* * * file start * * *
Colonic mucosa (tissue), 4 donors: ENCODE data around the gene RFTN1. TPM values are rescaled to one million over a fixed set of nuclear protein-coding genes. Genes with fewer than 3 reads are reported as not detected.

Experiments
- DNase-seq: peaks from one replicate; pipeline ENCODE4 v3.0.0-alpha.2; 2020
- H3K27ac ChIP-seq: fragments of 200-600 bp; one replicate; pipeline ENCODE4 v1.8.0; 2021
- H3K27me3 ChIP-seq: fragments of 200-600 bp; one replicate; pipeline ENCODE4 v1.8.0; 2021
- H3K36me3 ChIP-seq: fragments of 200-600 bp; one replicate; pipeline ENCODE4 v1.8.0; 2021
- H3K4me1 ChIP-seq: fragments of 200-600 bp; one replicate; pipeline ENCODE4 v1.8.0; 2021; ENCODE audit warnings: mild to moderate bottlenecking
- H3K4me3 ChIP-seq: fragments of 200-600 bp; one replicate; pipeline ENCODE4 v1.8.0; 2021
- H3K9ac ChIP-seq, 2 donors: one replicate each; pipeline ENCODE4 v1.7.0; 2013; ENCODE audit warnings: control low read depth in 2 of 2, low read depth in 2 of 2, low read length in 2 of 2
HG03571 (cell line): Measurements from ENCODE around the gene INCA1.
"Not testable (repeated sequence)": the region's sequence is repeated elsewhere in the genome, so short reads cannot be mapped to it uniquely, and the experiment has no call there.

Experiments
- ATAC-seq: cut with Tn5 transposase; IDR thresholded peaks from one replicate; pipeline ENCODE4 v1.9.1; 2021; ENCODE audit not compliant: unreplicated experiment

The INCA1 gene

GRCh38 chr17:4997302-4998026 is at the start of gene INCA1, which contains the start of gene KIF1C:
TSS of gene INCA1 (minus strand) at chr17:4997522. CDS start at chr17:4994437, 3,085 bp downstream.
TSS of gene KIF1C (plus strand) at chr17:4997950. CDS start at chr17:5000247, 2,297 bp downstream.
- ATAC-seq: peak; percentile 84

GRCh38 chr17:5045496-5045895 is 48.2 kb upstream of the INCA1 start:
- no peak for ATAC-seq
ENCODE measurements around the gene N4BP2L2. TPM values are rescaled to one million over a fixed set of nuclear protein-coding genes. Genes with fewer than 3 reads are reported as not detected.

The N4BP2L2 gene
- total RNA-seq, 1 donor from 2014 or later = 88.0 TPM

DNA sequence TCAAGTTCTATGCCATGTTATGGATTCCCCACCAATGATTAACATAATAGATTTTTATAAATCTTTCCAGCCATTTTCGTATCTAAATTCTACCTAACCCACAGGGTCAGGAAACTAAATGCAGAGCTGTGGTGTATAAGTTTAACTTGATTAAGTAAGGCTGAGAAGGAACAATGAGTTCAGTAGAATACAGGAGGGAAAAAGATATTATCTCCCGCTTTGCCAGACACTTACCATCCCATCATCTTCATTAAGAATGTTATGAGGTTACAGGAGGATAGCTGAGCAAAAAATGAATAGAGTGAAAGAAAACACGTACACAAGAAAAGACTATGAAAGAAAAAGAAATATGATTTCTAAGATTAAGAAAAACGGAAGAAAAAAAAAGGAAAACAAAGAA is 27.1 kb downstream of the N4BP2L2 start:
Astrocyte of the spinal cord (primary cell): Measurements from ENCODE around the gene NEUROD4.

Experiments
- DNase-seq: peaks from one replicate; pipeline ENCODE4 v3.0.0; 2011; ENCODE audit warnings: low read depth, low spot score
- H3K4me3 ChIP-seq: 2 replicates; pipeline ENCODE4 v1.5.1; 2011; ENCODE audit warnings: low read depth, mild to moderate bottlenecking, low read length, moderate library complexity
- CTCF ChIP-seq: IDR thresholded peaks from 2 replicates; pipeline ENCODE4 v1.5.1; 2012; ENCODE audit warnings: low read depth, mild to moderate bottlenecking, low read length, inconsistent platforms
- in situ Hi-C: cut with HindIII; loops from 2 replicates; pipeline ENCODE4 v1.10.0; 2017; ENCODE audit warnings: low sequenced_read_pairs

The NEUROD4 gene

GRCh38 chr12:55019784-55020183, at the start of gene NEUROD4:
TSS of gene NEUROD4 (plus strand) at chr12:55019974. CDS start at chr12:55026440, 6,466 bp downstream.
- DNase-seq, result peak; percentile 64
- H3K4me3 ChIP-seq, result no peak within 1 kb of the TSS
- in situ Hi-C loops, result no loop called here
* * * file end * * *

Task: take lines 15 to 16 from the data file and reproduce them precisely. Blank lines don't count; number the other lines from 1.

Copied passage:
GRCh38 chr17:4997302-4998026 is at the start of gene INCA1, which contains the start of gene KIF1C:
TSS of gene INCA1 (minus strand) at chr17:4997522. CDS start at chr17:4994437, 3,085 bp downstream.